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The Wood Comes to the City: Ancient Trees, Sacred Groves, and the “Greening” of Early Augustan Rome

Lecture by UrbNet Visiting Professor Christopher Hallett (University of California, Berkeley). Lecture 4/6 in the lecture series "New research on the materials of ancient sculpture".

Info about event


Tuesday 4 May 2021,  at 13:00 - 14:00


Virtual + Centre for Urban Network Evolutions (UrbNet), Aarhus University, Moesgård Allé 20, 8270 Højbjerg, Denmark (Building 4230-232).


UrbNet, Centre for Urban Network Evolutions


The first ambitious program of urban renewal carried out by Caesar Divi Filius and his followers began in 33 BC, when Octavian was elected consul for the second time and Agrippa was aedile.  At this time Agrippa dramatically expanded Rome’s water supply, enabling him to build Rome’s first imperial bath buildings, the thermae Agrippae.  One aspect of this earlier, programmatic transformation of the city that has received much less attention, however, is the simultaneous planting of a huge number of trees: in porticoes, in sanctuaries, beside temples, and laid out in large groves and wooded walks in the Campus Martius—especially around ‘the tumulus of the Julii’, Augustus’ gigantic Mausoleum, itself topped with a stand of trees.  The deliberate planting of trees played a much larger role in the Augustan building program than has been so far acknowledged: a consideration that should significantly moderate our modern image of Augustan Rome as a ‘city of marble’.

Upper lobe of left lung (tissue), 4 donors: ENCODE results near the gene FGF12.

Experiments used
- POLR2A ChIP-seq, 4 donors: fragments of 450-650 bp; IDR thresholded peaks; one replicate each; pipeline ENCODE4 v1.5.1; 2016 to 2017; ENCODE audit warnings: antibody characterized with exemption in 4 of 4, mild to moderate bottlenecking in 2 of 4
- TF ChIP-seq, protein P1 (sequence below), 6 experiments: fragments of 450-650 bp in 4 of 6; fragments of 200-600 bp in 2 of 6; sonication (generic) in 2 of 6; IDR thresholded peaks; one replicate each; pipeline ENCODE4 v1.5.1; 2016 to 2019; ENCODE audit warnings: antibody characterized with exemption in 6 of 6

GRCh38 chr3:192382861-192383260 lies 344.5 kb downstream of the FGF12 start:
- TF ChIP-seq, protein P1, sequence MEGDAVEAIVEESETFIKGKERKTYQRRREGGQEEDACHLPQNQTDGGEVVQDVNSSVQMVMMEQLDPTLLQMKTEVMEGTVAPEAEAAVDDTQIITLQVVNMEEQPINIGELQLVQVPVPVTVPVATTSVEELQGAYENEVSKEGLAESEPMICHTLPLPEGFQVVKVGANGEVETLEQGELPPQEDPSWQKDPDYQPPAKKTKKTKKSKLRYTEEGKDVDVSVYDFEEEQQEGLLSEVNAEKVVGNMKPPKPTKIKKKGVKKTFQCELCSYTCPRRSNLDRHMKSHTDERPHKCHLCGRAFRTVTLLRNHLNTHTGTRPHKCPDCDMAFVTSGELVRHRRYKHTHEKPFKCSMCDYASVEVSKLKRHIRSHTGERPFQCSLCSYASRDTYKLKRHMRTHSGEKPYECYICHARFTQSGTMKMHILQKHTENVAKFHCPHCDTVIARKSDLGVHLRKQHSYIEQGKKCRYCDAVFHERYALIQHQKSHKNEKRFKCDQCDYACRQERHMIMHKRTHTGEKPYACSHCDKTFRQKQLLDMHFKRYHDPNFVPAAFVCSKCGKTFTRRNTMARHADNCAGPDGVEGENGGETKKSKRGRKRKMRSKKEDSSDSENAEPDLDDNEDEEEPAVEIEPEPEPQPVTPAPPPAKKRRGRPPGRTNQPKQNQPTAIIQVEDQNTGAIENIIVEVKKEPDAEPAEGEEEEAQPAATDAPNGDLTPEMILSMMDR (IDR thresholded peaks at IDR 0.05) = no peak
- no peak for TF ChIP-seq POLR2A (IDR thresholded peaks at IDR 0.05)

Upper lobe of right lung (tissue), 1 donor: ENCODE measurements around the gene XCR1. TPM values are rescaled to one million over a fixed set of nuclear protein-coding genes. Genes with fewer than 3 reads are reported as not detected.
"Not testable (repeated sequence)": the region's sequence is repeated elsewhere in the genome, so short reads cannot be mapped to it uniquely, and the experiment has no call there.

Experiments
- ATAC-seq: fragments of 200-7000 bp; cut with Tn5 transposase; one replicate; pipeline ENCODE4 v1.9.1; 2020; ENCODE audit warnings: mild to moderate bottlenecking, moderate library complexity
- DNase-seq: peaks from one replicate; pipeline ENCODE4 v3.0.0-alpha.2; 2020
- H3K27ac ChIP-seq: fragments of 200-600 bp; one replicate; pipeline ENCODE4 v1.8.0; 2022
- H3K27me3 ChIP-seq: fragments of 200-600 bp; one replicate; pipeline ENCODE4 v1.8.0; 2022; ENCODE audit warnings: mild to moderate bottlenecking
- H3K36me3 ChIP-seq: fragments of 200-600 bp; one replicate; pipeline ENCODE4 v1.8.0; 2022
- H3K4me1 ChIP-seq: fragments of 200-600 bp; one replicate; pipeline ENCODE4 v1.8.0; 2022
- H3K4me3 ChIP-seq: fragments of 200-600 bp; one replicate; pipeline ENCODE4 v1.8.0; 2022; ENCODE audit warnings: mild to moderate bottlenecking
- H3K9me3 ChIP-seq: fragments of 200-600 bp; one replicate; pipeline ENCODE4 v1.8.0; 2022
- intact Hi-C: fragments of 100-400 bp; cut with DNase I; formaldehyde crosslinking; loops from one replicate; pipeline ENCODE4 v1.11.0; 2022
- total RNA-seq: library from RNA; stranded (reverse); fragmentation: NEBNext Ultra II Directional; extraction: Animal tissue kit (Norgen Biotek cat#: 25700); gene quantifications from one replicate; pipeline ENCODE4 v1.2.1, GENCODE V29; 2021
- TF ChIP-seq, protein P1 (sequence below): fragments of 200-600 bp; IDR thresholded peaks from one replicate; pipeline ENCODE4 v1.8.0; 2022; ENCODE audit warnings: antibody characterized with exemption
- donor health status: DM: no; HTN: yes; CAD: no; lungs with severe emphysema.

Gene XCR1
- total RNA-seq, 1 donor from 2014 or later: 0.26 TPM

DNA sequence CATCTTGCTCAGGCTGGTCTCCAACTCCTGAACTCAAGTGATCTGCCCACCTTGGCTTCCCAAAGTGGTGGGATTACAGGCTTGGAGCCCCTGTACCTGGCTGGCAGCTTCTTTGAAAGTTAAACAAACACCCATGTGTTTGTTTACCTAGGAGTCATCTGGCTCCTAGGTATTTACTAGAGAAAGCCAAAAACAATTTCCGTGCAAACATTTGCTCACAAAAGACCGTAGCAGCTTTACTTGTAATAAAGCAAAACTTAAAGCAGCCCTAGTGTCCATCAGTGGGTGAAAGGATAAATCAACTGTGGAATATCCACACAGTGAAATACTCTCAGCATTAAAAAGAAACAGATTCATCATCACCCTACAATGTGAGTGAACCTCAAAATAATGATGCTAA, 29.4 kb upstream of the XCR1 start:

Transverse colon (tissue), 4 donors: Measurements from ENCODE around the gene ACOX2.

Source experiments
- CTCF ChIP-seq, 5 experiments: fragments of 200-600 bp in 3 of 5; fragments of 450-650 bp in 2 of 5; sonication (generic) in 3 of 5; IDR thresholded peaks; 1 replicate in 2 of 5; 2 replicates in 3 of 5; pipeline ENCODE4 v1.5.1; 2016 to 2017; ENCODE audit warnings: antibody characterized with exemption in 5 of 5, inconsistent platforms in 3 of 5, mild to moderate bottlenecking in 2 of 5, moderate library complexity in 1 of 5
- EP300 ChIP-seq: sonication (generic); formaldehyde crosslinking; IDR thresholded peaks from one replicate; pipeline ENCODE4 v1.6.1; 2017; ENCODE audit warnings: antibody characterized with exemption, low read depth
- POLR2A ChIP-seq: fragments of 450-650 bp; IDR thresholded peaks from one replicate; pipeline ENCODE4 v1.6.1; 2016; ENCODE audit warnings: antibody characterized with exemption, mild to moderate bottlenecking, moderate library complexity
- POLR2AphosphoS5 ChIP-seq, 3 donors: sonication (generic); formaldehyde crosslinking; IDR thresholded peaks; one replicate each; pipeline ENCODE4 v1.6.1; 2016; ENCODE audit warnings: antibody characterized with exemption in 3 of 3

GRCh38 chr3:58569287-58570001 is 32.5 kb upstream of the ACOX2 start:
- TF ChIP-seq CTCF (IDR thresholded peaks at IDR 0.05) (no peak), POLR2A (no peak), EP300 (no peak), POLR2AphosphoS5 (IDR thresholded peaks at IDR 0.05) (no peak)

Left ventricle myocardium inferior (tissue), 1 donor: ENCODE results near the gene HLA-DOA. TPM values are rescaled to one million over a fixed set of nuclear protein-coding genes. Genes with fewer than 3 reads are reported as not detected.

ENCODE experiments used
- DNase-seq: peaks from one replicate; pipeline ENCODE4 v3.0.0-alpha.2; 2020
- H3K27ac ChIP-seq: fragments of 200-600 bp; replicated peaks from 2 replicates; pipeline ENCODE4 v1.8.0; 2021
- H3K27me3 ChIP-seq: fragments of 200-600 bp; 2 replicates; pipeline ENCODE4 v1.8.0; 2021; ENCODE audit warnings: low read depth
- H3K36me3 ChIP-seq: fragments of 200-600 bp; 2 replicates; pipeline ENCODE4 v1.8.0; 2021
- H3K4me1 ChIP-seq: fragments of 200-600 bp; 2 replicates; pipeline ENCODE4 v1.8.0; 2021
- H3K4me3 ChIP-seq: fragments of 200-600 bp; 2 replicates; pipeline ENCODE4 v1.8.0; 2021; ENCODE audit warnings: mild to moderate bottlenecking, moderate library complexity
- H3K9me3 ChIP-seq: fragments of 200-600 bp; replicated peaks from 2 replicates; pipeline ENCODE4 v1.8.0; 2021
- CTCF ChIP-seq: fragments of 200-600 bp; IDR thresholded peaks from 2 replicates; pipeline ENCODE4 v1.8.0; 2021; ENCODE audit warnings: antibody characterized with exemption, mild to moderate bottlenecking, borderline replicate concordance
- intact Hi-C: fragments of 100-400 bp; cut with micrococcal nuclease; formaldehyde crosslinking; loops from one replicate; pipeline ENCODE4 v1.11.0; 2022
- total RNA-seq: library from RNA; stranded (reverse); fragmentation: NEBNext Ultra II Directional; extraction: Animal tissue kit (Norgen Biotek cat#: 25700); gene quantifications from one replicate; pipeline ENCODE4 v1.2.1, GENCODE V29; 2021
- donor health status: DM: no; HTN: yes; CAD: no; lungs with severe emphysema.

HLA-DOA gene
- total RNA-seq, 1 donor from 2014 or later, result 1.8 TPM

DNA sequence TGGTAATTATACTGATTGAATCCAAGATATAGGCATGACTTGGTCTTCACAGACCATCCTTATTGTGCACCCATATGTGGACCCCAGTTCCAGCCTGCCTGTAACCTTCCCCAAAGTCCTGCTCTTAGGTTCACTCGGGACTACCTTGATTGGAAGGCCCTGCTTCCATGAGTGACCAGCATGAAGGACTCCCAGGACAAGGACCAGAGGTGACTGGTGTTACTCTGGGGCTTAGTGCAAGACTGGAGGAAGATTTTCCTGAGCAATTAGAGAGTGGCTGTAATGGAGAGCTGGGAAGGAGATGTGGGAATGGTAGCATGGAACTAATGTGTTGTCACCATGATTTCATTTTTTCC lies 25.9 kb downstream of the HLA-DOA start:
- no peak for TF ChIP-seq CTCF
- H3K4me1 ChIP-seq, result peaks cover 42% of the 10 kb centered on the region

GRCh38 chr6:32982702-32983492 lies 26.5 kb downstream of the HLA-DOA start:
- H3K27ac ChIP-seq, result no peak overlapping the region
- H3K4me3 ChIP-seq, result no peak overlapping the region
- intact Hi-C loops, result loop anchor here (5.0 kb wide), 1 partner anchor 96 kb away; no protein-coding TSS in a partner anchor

This ‘greening’ of Rome in the late 30s and 20s BC, I argue, was an important part of Augustus’ ostentatious revival of Archaic Roman religion, prompted by the writings and ideas of the antiquarians of the previous generation.  All these trees may be understood as an explicit part of the Augustan program of religious renewal.  Our best evidence for this comes from the poetry of Vergil, and from the genre of ‘sacro-idyllic’ painting—invented at Rome in these very years.

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